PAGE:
DHS Funds Tech to Reduce False Alarms at Airport Security


A British X-ray tech company won a $1.7 million contract to build software that double checks whether that nail clipper in your luggage is actually a switchblade.

At some point, most of us have had to stand around airport security waiting for agents to confirm that box or bottle in your luggage isn’t a bomb. These false alarms are not only a nuisance for travelers, but they also slow down the airport security process, causing backups at checkpoints and stretching personnel thin.

On Friday, the Homeland Security Department announced it is investing in tech that would significantly cut down the number of mistakes x-ray scanners make when screening bags.

The agency’s Science and Technology Directorate awarded a roughly $1.7 million contract to U.K.-based Halo X-ray Technologies to build software that automatically checks whether the item that set off the alarm is a legitimate threat. If it is, the system would alert a Transportation Security Administration agent to take action, but if not, the tech would clear the luggage without any human intervention.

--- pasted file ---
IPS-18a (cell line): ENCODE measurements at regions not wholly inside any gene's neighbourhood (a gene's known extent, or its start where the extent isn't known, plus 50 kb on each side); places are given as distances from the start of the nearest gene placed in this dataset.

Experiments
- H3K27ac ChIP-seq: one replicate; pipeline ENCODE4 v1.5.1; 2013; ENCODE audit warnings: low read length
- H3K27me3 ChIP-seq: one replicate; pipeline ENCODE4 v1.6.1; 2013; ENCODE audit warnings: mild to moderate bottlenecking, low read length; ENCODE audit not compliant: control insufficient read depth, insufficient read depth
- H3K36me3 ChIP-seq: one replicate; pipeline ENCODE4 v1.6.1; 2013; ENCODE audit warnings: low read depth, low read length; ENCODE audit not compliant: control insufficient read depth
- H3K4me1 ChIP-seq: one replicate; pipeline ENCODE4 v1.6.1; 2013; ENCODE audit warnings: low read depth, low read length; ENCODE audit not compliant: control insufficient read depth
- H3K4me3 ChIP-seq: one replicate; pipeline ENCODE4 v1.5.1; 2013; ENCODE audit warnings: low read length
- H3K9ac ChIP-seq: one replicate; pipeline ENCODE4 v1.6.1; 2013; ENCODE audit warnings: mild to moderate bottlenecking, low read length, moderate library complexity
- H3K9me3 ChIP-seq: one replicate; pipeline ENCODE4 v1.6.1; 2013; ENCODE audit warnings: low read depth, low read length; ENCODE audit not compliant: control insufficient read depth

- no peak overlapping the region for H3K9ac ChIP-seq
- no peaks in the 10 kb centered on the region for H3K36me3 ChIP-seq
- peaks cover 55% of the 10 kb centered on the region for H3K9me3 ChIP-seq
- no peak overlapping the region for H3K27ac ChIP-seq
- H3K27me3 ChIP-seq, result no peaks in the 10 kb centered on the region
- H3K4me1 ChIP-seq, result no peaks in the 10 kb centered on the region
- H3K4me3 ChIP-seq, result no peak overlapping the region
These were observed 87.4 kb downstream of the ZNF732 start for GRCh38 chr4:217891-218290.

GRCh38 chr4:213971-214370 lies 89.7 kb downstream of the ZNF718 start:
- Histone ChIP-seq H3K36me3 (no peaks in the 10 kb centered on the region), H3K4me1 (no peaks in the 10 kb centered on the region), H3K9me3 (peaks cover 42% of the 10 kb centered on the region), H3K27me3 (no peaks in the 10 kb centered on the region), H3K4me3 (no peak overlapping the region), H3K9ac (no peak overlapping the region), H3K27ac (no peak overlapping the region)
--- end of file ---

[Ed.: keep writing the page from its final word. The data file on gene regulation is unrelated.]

By offering a second opinion on every checked and carry-on bag that goes through airport security, the so-called “automatic threat resolution system” aims to cut down on false alarms and reduce the need for manual luggage searches.

The company is expected to build a working model of the tech within 24 months, according to the original solicitation.

“By combining [Halo X-ray Technologies’] technology with a primary X-ray transmission scanner, we hope to automatically adjudicate bag alarms, enhancing passenger throughput and improving the passenger experience,” said Program Manager Karl Harris.

The project comes as part of the directorate’s Apex Screening at Speed program, which aims to overhaul the way TSA clears passengers and luggage before boarding a plane. In addition to accelerating luggage screening and reducing false alarms, the program includes a number of hardware upgrades and could one day expand the clearance process beyond the security checkpoint to the entire airport.